This past weekend, my uncle Alex passed away.
An incredibly tough man, he moved with my blue-collar family from Scotland to Canada when he was 4 years old. Back then, it wasn’t as easy for immigrant families to settle in.
My grandparents waited 10 years for their citizenship, while any immigrant children were unable to apply until they were 18, only after the government saw that they would make a positive contribution to our society.
Things have definitely changed over the years here in Canada.
My mother went on to acquire her citizenship after joining the Canadian Military where she served as a mechanic.
My uncle wasn’t so lucky.
His life had taken him down a path of crime and drug abuse.
Looking back at family photos, it’s easy to spot the “Welcome Home Alex” signs hanging up during some holidays, when he had just been released from jail.
Yet as a child growing up in our loving family, I never saw this dark side of him.
He was all smiles when he saw me, and would take me for a walk in the park or to the local fair. I would make him flex his biceps and let me hang off of them like a monkey.
He was the first person to show me ‘Copperhead Road’ by Steve Earl while speeding down a country road in his old Ford. Sometimes we would stop at KFC, or Kentucky Duck as he called it, and I would eat a bunch of french fries without my mom knowing.
A talented musician, bricklayer, and overall a man you wouldn’t want to cross.
Soon enough he had a family of his own, and his children came first.
Since my father wasn’t very involved in my life, I remember feeling a bit of envy towards my new cousins because they had a father who truly cared.
For over a decade, we had a close-knit Scottish family that was truly there for each other.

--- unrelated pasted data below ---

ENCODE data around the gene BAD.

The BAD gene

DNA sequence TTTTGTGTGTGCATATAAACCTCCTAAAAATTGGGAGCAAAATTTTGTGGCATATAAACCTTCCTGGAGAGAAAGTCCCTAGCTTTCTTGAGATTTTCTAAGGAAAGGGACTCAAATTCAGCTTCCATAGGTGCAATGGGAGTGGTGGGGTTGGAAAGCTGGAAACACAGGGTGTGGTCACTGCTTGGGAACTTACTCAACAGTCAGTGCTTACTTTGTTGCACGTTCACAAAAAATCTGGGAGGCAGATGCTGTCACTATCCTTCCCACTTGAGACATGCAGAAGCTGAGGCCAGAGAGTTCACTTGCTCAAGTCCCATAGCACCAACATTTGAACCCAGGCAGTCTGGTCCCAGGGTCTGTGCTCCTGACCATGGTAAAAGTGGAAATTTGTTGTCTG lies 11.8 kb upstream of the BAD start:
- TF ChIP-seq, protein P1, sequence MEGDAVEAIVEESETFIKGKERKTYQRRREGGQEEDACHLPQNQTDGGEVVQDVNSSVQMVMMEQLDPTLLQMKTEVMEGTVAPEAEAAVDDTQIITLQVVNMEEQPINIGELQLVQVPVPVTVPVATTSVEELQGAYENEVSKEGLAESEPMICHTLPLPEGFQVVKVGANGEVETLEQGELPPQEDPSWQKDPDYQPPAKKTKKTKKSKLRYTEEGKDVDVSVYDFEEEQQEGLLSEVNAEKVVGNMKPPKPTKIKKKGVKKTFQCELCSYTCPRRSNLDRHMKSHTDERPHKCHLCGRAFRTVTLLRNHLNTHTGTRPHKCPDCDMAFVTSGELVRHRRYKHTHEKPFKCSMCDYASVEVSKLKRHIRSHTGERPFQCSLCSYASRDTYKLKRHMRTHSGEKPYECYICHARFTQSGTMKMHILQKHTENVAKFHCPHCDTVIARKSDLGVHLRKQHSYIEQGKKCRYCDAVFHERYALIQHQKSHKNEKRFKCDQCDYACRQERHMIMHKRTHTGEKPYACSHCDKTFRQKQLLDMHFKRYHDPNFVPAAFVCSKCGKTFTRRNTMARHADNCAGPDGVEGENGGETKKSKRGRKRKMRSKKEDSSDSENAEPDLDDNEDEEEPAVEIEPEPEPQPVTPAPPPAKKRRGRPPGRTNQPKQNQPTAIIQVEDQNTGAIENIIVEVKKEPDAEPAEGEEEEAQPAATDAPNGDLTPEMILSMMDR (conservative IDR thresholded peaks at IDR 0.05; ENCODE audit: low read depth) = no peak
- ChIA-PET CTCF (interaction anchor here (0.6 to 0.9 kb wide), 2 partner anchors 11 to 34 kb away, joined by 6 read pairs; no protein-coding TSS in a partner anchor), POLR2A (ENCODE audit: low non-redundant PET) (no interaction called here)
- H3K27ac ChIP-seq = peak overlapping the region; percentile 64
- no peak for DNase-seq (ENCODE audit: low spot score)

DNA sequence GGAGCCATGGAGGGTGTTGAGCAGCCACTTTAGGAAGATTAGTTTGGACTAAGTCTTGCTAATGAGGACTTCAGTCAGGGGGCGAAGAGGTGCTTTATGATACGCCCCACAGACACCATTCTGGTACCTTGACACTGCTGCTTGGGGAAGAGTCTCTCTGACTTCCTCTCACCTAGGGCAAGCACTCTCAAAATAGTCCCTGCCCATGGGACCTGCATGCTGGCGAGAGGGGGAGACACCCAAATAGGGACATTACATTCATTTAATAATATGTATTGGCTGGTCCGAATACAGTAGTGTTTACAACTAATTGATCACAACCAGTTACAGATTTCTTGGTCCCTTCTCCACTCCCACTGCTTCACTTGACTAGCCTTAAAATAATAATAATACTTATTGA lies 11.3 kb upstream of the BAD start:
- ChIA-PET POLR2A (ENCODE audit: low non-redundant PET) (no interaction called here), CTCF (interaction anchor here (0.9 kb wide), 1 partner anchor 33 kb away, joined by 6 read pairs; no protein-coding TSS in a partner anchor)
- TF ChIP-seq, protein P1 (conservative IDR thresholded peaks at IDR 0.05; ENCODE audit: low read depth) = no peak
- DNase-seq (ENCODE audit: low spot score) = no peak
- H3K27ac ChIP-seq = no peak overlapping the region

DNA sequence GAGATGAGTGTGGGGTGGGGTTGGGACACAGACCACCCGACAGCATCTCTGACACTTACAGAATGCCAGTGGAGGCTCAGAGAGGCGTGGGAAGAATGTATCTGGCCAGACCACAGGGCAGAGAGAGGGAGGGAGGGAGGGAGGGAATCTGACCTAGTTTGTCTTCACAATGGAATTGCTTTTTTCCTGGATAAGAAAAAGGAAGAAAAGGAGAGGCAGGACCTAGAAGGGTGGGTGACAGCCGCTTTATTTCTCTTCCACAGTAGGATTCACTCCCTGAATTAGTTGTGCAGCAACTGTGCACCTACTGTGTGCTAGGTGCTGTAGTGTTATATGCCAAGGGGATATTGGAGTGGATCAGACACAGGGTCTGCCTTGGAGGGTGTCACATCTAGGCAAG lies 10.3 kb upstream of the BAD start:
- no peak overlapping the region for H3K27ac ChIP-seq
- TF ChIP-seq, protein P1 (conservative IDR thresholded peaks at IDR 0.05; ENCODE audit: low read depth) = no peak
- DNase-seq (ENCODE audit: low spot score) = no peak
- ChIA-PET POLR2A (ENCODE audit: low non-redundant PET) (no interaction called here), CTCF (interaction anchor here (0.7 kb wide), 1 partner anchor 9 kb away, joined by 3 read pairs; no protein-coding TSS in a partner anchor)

When my grandmother passed away, much of my immediate family chose to move back to Scotland, and our unit was separated.
My uncles’ escapades here continued, however, and eventually caught up with him.
Due to the fact that he had never been given citizenship, the government of Canada was able to have him deported from Canada back to Britain.
They washed their hands of him and tore apart his family with a one-way ticket.
Never to return.
Again, I’m reminded of how much the rules have changed in this country.
After a few years of living on the streets of England, he was finally able to move into his own home and commit to a job.
As far as he was from his family, he still kept in touch with them, and it seemed like he was becoming stable living on his own.
On October 30th, 2019, at 60 years of age, Alex passed away at his residence.
He leaves behind a beautiful family in Canada, including my aunt and two cousins.
The last time I was with him was for lunch at a pub with my Mom and Grandfather in Liverpool. Seeing them all together and happy again felt absolutely incredible.
My uncle will always be remembered as one of the strongest men I knew, with a huge heart, who cared deeply for his family and their wellbeing.
I’ll never forget his advice to me growing up.
“Keep your stick on the ice Zach-man.”
That I will.
Rest in Peace uncle Alex.